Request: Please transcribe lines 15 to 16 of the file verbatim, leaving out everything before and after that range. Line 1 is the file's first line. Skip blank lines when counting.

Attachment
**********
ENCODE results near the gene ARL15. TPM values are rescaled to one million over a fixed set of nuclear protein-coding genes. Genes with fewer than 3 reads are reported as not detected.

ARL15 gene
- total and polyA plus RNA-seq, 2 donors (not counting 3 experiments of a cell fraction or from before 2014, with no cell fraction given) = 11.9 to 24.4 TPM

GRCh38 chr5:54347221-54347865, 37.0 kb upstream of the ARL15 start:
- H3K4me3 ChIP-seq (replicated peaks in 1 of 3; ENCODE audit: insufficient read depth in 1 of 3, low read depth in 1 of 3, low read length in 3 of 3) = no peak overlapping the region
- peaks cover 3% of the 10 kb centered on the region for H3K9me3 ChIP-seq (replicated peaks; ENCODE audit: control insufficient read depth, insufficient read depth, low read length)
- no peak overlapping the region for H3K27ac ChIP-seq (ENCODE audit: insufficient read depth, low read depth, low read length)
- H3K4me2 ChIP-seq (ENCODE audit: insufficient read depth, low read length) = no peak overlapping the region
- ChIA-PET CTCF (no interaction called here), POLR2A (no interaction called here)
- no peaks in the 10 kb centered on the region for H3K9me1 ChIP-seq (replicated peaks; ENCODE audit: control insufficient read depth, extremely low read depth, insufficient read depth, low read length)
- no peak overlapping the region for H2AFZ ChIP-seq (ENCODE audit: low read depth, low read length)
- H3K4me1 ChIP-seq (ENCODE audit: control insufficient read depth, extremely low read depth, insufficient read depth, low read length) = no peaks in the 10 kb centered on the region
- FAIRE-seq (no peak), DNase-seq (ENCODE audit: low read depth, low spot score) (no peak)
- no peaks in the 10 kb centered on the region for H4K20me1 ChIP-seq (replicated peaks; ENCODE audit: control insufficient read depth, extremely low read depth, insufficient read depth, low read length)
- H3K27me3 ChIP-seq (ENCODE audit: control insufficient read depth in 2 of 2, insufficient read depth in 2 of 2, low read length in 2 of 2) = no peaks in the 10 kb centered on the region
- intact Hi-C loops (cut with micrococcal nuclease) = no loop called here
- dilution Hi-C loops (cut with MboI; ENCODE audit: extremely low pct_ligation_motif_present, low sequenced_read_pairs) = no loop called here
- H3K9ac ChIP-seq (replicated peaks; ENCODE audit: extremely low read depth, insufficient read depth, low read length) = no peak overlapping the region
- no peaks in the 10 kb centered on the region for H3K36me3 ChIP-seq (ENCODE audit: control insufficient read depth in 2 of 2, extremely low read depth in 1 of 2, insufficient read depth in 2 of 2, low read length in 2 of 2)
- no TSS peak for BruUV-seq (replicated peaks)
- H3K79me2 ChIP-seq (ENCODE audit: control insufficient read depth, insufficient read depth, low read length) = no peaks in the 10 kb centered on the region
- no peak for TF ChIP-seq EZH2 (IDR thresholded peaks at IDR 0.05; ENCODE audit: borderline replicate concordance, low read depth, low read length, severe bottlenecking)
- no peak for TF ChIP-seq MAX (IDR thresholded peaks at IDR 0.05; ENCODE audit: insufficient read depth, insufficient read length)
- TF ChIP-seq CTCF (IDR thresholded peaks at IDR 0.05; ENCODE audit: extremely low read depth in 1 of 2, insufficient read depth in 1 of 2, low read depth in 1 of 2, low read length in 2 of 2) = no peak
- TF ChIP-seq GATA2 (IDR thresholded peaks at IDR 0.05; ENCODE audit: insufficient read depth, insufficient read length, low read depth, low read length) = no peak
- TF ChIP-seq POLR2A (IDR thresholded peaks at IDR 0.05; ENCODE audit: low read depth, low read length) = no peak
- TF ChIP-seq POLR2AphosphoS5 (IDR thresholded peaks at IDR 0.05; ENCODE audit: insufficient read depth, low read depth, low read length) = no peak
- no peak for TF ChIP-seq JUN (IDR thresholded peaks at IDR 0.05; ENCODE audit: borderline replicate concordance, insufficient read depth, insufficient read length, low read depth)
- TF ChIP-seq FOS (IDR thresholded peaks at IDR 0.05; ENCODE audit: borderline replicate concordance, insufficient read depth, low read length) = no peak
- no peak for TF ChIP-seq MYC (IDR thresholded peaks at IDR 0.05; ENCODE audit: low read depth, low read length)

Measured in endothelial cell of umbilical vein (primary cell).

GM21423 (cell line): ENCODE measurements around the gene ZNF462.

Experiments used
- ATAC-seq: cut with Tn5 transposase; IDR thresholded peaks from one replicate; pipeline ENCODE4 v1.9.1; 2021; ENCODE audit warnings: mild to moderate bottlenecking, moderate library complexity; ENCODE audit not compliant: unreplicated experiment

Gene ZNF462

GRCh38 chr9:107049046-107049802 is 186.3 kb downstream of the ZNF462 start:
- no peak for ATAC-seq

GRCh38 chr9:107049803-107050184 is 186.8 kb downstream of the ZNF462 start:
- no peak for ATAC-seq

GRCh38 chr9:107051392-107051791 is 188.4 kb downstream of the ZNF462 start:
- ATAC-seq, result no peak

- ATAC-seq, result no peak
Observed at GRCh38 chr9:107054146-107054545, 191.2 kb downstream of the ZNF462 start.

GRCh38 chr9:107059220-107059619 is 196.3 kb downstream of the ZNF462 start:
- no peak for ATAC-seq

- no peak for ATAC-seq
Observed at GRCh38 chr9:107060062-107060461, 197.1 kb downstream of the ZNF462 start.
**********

- H3K27me3 ChIP-seq (ENCODE audit: control insufficient read depth in 2 of 2, insufficient read depth in 2 of 2, low read length in 2 of 2) = no peaks in the 10 kb centered on the region
- intact Hi-C loops (cut with micrococcal nuclease) = no loop called here